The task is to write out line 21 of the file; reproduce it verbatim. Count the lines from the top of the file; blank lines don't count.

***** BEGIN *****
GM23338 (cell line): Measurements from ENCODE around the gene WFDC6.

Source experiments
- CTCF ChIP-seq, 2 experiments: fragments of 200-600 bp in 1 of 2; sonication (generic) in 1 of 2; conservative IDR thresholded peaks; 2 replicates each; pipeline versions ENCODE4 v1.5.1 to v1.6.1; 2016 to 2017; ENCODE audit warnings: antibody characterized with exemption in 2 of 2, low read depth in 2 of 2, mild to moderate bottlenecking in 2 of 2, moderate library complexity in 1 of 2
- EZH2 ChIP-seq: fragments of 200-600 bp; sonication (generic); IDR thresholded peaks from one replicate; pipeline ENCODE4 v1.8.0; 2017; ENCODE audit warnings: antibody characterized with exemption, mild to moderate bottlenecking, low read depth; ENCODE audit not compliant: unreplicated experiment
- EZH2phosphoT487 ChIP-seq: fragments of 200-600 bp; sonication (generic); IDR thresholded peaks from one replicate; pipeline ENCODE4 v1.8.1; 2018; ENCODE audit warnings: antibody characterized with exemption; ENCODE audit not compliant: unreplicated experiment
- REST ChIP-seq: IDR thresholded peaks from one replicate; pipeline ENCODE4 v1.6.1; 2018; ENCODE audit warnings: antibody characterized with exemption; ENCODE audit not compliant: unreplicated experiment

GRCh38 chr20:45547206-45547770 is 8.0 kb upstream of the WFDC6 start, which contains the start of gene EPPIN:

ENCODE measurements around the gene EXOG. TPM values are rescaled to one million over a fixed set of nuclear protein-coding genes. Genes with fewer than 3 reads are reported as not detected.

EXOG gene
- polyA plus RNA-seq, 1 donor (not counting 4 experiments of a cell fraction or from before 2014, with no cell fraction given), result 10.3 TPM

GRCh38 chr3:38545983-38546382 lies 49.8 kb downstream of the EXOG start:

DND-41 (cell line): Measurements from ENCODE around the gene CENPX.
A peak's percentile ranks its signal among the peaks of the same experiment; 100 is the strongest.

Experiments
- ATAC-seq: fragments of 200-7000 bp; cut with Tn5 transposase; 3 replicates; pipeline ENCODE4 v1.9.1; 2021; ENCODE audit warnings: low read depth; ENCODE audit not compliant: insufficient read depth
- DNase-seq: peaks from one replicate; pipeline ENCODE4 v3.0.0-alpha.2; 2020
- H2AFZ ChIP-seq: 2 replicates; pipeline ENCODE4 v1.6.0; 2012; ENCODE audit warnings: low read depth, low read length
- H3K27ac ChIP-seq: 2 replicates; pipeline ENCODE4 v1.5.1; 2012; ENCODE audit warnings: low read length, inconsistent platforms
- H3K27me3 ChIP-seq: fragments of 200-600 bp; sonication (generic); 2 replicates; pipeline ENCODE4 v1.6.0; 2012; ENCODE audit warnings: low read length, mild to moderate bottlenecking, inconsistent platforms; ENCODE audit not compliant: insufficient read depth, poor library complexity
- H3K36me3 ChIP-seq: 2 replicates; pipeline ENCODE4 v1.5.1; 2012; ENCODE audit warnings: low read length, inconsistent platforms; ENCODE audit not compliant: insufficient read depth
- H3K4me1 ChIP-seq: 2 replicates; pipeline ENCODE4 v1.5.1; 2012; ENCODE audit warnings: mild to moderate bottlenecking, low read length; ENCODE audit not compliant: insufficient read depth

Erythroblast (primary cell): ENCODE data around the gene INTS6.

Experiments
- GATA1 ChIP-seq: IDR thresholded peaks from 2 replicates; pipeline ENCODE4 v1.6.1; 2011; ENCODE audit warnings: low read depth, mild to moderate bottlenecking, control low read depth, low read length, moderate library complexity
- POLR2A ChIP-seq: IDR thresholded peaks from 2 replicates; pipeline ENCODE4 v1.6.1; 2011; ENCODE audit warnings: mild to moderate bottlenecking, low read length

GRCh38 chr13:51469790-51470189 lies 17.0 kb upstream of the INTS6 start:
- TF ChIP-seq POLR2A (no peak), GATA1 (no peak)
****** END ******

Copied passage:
- H3K4me1 ChIP-seq: 2 replicates; pipeline ENCODE4 v1.5.1; 2012; ENCODE audit warnings: mild to moderate bottlenecking, low read length; ENCODE audit not compliant: insufficient read depth